I owned a decent number of shares of FUN, back until I heard a company had offered to take it private. At that point I had been "stung" by this 'taking private' bug one too many times, as in deprived of long term profits by someone taking the company I had invested in private. I sold all of my shares, assuming it would go through at far less than the true value of the shares. I like to buy "value" stocks at depressed prices. I think I got out at less than $10, assuming the deal would go through.
That didn't happen, evidently, and now I find myself looking at the stock again. However, that HUGE amount of debt is really making me pause. I see people asking for a larger dividend, and I'd really much rather see talk of paying down the debt instead, which would truly help the long term growth and profitability of the company.
I also did the same as you. My reason for selling my shares was that I lost all faith in the leaders of the company. they did not seem to have the investors interest at heart. I find myself also looking at this stock again. I still feel that a huge correction will happen in the near future.
Until that event happens I will just keep an eye on FUN.
What's the fair value of a junk stock in a very mature industry, showing no organic growth for the last 5+ years, with a ton of debt (leverage ratio 4.3), having a management team with (at least) 2 major strategic blunders in the last 5 years, offering a mere 32c yield? If you come up with a number greater than $5/unit, please show your work & assumptions.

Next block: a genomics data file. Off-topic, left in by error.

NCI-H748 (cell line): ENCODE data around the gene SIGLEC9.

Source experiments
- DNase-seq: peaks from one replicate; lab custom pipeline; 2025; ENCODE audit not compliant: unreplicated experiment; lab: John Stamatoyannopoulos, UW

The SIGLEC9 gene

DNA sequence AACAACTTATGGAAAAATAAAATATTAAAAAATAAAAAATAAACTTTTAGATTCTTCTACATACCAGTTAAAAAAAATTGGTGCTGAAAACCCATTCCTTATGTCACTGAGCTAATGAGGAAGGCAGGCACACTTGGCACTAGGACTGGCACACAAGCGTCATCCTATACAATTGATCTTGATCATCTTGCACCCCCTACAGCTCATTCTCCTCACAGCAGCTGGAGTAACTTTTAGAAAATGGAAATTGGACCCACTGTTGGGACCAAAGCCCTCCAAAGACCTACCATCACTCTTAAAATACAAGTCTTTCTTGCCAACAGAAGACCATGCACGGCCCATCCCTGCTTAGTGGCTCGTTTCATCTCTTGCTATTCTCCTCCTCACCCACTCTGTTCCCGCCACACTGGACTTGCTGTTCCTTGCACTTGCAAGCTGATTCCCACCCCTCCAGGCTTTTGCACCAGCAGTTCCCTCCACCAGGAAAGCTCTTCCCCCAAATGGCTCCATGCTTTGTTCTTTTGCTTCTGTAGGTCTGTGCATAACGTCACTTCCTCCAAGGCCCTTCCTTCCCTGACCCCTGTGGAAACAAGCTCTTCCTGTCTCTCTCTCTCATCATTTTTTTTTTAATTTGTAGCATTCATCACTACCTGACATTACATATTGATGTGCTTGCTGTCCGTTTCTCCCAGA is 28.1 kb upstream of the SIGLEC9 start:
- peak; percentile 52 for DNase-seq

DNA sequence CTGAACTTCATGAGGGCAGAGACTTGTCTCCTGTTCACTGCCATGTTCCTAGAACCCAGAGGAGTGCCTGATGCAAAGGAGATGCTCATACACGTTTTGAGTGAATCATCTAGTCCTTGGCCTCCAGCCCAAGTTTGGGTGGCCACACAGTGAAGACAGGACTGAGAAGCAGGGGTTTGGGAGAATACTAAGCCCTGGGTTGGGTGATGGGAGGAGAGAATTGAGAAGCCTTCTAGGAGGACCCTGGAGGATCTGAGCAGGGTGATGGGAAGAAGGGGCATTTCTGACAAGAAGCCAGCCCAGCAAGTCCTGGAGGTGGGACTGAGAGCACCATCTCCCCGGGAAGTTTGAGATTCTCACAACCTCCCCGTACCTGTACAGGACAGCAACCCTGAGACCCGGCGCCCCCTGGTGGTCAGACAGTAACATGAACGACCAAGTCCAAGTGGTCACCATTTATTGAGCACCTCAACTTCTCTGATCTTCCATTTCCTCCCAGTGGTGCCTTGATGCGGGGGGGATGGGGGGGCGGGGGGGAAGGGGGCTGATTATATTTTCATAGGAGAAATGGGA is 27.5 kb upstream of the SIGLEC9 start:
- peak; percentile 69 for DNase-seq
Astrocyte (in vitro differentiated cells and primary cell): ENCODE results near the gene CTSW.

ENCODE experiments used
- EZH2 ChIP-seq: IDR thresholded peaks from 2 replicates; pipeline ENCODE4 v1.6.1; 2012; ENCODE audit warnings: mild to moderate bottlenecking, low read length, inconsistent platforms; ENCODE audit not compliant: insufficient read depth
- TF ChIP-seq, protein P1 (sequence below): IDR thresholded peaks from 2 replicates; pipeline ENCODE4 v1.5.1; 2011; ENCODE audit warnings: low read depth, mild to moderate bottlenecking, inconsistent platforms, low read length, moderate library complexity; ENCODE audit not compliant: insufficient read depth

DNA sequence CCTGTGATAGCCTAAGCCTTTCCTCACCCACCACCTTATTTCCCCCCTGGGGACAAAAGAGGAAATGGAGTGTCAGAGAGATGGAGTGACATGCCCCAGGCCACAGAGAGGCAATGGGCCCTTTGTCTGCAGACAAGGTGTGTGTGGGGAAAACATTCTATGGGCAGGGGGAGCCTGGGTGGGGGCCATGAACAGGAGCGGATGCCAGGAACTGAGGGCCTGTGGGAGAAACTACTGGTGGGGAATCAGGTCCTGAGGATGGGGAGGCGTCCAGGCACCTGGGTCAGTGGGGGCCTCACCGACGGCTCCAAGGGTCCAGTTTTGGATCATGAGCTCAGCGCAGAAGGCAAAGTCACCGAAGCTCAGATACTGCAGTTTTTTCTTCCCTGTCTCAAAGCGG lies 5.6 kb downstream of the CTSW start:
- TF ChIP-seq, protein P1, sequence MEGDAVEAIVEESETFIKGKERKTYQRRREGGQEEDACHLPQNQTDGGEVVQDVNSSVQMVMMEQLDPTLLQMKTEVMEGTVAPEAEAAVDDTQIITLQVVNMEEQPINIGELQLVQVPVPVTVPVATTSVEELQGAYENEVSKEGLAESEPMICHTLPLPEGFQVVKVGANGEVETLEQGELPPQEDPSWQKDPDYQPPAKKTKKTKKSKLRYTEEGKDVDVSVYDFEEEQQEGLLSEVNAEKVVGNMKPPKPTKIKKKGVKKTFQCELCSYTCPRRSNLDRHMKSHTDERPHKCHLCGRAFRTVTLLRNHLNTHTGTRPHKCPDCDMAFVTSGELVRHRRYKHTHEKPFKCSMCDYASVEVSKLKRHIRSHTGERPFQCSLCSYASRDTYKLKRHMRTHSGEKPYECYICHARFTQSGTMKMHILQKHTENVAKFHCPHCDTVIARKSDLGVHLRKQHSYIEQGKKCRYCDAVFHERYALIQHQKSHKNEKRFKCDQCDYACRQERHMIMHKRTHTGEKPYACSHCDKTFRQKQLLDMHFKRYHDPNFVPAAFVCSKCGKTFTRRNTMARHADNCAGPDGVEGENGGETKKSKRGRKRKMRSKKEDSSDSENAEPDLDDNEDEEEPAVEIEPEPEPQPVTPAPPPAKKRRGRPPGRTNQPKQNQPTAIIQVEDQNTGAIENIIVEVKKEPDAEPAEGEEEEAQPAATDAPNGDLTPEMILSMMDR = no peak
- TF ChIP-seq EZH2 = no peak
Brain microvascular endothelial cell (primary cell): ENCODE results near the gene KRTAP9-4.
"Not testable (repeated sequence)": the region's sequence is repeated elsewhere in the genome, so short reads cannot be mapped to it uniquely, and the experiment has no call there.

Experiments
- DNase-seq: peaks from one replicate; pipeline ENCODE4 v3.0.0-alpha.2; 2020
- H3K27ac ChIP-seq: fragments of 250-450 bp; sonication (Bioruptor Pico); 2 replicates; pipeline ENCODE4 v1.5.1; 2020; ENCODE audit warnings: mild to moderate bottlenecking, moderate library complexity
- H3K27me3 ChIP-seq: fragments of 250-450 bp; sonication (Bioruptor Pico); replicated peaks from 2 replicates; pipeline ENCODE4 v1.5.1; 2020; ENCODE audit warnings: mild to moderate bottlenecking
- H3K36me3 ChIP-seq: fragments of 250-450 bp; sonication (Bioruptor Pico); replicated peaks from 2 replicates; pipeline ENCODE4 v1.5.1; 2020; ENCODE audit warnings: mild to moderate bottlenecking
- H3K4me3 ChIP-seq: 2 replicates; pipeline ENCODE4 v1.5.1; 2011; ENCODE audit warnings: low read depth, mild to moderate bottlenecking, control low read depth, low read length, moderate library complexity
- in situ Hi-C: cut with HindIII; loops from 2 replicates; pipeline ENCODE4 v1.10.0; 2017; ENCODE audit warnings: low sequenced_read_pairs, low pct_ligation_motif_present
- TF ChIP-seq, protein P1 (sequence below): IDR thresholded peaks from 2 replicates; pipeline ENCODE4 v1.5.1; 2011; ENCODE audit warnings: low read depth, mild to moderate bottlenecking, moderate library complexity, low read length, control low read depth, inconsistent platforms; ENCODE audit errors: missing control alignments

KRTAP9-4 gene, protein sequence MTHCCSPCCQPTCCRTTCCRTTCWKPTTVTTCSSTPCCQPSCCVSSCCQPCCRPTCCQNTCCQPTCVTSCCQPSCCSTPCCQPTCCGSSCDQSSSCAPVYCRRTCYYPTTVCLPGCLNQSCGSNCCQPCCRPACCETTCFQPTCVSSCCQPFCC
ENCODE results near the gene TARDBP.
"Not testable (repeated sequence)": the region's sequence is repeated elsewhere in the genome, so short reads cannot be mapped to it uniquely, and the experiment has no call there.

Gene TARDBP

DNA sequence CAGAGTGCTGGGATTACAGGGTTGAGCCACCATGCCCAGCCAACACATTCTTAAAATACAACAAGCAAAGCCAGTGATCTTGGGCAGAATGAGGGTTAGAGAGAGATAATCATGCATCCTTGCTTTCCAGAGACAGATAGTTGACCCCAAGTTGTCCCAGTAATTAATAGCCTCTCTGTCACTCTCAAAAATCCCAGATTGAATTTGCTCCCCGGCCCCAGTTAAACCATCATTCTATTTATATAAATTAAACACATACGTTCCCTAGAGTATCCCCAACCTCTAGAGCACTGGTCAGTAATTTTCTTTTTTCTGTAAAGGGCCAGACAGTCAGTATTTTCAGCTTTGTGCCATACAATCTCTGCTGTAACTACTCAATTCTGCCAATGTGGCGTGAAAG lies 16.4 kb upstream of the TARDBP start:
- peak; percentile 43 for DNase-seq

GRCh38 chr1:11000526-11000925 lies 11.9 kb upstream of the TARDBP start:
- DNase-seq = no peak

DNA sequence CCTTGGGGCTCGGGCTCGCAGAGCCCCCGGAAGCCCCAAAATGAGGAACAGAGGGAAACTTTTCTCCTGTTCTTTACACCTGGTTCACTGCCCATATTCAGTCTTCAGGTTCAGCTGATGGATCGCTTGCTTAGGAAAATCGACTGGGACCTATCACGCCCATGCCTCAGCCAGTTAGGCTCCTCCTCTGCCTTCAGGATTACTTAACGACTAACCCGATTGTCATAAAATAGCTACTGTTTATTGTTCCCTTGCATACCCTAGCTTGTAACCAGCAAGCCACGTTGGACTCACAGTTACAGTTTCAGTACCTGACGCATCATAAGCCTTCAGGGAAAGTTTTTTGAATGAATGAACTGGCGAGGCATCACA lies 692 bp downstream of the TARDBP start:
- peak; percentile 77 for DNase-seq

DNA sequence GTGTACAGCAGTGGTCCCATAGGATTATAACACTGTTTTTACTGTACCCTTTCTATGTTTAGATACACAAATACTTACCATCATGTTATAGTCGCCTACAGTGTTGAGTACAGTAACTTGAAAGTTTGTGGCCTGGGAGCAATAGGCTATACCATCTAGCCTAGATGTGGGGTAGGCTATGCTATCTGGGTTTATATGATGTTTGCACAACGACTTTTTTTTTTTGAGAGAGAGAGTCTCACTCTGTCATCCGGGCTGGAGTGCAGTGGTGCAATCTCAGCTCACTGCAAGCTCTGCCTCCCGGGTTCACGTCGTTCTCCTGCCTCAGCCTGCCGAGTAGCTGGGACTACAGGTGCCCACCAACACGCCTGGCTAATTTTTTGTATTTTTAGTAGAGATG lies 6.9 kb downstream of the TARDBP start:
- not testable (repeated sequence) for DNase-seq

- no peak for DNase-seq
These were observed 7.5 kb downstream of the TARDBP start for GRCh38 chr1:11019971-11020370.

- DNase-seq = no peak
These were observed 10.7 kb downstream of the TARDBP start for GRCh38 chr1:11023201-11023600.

Remember, all stocks eventually revert to their intrinsic value, no matter how far momentum carries them in the other direction.
Not all stocks revert to their intrinsic value. There is interest in Cedar Fair. That's why it has climbed higher. Quite a bit higher from it's low of six dollars. The outside interest in this company shows that others do not share the views of non-vacuous. I still think this stock should be avoided.
Before deciding to buy back in, I would ask myself these questions:
1. Assuming from context that you sold at a loss, why would you opt to sell at a price significantly lower than the buyout offer of $11.50/unit? The unit price spiked when it was announced and hovered near or above that level almost continuously thereafter.
2. Why are you looking at it again now--after an $8.50/unit run up in the price? It seems to me that FUN truly WAS a "value" stock around the time you bailed out.
...and most importantly:
3. Based on Q's behavior to date and, more importantly, the outcome of the recent proxy vote on Proposal #2, how likely do you think it is that Q Funding will be successful in derailing the company's debt repayment plan?